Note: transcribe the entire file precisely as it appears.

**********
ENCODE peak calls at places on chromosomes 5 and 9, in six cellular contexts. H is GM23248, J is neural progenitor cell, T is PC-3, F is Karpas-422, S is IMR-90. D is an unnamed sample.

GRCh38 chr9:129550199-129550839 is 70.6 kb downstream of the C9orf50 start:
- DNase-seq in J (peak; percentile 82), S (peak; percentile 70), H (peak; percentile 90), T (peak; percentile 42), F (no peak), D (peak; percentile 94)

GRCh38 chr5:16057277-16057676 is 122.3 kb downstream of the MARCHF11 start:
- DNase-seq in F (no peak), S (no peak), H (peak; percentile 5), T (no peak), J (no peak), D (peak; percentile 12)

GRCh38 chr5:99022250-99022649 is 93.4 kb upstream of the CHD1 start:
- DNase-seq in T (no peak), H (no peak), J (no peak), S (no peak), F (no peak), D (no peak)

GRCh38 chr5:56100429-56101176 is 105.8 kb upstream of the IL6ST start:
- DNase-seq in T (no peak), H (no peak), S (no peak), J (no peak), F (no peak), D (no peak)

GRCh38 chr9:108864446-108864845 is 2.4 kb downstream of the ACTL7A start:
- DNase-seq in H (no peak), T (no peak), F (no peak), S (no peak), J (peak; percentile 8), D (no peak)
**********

ENCODE peak calls at places on chromosomes 5 and 9, in six cellular contexts. H is GM23248, J is neural progenitor cell, T is PC-3, F is Karpas-422, S is IMR-90. D is an unnamed sample.

GRCh38 chr9:129550199-129550839 is 70.6 kb downstream of the C9orf50 start:
- DNase-seq in J (peak; percentile 82), S (peak; percentile 70), H (peak; percentile 90), T (peak; percentile 42), F (no peak), D (peak; percentile 94)

GRCh38 chr5:16057277-16057676 is 122.3 kb downstream of the MARCHF11 start:
- DNase-seq in F (no peak), S (no peak), H (peak; percentile 5), T (no peak), J (no peak), D (peak; percentile 12)

GRCh38 chr5:99022250-99022649 is 93.4 kb upstream of the CHD1 start:
- DNase-seq in T (no peak), H (no peak), J (no peak), S (no peak), F (no peak), D (no peak)

GRCh38 chr5:56100429-56101176 is 105.8 kb upstream of the IL6ST start:
- DNase-seq in T (no peak), H (no peak), S (no peak), J (no peak), F (no peak), D (no peak)

GRCh38 chr9:108864446-108864845 is 2.4 kb downstream of the ACTL7A start:
- DNase-seq in H (no peak), T (no peak), F (no peak), S (no peak), J (peak; percentile 8), D (no peak)